Problems We Found In Baltimore's Drinking Water
Kezia Snipe | Hydroviv Research Analyst
For Hydroviv’s assessment of Baltimore's tap water, we aggregated water quality test data from City of Baltimore Department of Public Works, the city’s water provider and the U.S. Environmental Protection Agency (EPA), as well as from samples that we collect and analyze. We cross reference these data with toxicity studies in the scientific and medical literature, and look at upcoming regulatory changes. The water filters that we build for our neighbors in Baltimore (Hydroviv is a DC-based company) are optimized with this research in mind.
Source Of Baltimore's Drinking Water
Baltimore 's tap water originates as surface water collected from rainfall and snowmelt as the source of its water. This water, approximately 75-billion gallons of storage volume at maximum capacity, is collected and stored in the City-owned and operated watersheds: Liberty, Loch Raven, and Prettyboy.
Lead In Baltimore Drinking Water
Lead enters Baltimore's tap water through older lead service pipes and lead-containing plumbing. When corrosion control measures put in place by the municipality fail (like what recently happened in Flint, Michigan), lead leaches into the drinking water, and can reach dangerous levels. Currently, 10% of samples analyzed for lead in Baltimore are over 5 parts per billion. Though Baltimore's water quality is currently in compliance with federal regulations, EPA and CDC both acknowledge that there is no safe level of lead, and federal regulations do not take into account levels measured at an individual tap. Homes built before 1986 are most susceptible to lead contamination. The American Academy of Pediatrics recommends that any taps used to serve children have lead levels no higher than 1 part per billion.
Chromium 6 In Baltimore Drinking Water
Chromium 6 is a hazardous metal not fully regulated by the EPA. Baltimore’s tap water recently averaged 39 parts per trillion for chromium 6. These levels are nearly 2 times higher than the concentration determined to have a negligible impact on cancer risk.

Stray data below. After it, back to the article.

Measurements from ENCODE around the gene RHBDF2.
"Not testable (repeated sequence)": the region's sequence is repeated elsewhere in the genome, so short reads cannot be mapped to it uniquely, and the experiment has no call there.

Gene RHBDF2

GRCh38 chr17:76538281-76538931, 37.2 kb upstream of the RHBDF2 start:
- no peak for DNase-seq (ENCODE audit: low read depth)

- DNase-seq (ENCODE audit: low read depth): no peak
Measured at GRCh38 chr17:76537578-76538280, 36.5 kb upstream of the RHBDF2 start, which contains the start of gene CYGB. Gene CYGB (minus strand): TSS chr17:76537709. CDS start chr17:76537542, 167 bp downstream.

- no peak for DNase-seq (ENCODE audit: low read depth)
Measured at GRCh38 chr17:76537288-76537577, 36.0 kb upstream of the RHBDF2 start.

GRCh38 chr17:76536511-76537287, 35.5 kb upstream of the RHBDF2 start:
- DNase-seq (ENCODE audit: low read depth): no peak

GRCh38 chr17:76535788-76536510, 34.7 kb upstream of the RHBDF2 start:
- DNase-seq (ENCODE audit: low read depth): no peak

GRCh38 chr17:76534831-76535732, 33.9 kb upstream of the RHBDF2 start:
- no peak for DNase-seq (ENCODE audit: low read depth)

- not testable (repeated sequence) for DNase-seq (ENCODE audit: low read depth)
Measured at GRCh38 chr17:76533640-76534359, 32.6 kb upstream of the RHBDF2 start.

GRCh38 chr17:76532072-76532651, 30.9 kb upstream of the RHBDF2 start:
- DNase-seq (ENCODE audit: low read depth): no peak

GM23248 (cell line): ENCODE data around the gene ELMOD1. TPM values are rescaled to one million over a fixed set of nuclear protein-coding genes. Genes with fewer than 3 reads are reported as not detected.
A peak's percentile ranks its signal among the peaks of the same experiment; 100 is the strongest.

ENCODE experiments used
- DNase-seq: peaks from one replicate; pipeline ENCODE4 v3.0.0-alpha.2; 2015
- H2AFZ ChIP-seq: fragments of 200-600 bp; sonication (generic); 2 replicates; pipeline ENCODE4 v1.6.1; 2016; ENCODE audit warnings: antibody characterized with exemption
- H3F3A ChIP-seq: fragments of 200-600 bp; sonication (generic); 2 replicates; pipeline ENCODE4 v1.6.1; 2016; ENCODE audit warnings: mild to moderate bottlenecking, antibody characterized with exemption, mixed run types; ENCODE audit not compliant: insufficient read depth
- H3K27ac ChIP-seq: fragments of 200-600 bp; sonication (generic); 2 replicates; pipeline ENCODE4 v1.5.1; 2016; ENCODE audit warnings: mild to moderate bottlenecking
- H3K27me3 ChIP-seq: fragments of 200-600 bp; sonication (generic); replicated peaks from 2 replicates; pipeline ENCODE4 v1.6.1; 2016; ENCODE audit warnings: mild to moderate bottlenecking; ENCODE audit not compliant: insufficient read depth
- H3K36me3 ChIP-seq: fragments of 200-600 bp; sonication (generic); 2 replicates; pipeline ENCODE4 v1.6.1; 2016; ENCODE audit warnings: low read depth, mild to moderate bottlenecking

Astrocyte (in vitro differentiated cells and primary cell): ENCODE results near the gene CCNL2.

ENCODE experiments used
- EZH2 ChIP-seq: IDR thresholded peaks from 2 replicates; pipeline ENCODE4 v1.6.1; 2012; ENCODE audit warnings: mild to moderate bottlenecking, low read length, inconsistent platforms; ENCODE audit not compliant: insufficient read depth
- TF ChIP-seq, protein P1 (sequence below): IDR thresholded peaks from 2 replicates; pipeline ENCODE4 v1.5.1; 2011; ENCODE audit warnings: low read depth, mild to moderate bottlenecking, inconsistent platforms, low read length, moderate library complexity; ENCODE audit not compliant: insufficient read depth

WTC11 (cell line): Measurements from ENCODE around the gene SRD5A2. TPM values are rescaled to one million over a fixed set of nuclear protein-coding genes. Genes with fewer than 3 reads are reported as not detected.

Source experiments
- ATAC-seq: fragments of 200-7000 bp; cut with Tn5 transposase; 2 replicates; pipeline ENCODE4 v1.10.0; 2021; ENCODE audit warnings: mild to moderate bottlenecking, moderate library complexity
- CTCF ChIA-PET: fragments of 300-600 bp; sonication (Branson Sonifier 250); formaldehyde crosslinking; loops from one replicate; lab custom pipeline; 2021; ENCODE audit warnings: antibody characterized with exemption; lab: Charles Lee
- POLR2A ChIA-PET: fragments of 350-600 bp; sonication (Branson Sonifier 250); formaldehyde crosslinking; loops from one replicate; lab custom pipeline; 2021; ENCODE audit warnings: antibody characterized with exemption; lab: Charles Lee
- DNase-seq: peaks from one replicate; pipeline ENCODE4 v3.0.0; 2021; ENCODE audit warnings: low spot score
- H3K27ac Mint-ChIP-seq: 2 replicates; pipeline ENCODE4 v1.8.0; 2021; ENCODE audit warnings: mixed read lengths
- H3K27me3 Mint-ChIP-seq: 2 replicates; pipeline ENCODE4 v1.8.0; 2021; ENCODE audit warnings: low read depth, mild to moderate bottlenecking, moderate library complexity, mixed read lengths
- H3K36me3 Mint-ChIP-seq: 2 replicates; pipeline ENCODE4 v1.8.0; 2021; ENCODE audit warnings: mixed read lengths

Disinfection Byproducts (DBPs) In Baltimore Drinking Water
DBPs are a category of emerging contaminants that form when chlorine-based disinfectants react with naturally-occurring organic matter. Although these chemicals are not currently regulated very well, the EPA has admitted that they are associated with an increased risk of bladder cancer, as well as kidney, liver, and central nervous system problems.
Still Have Questions About Baltimore Drinking Water?
Hydroviv is a water filtration company that uses water quality data to optimize water filters for each customer's water. The contaminants that we list above are what we consider to be major “points of emphasis” that we use to build water filters that are built specifically for Baltimore, but all of our our filters provide broad protection against a wide range of contaminants (including lead).
If you’re interested in learning more about water filters that have been optimized for Baltimore tap water, or just have questions about water quality in general, feel free to visit www.hydroviv.com, reach out by email (firstname.lastname@example.org) or through our live chat. We also frequently post water-related news on Twitter or Facebook. We pride ourselves in being a reputable source of information on water quality, and your questions will be answered by scientists, not salespeople (we don't have any salespeople).
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- Kezia Snipe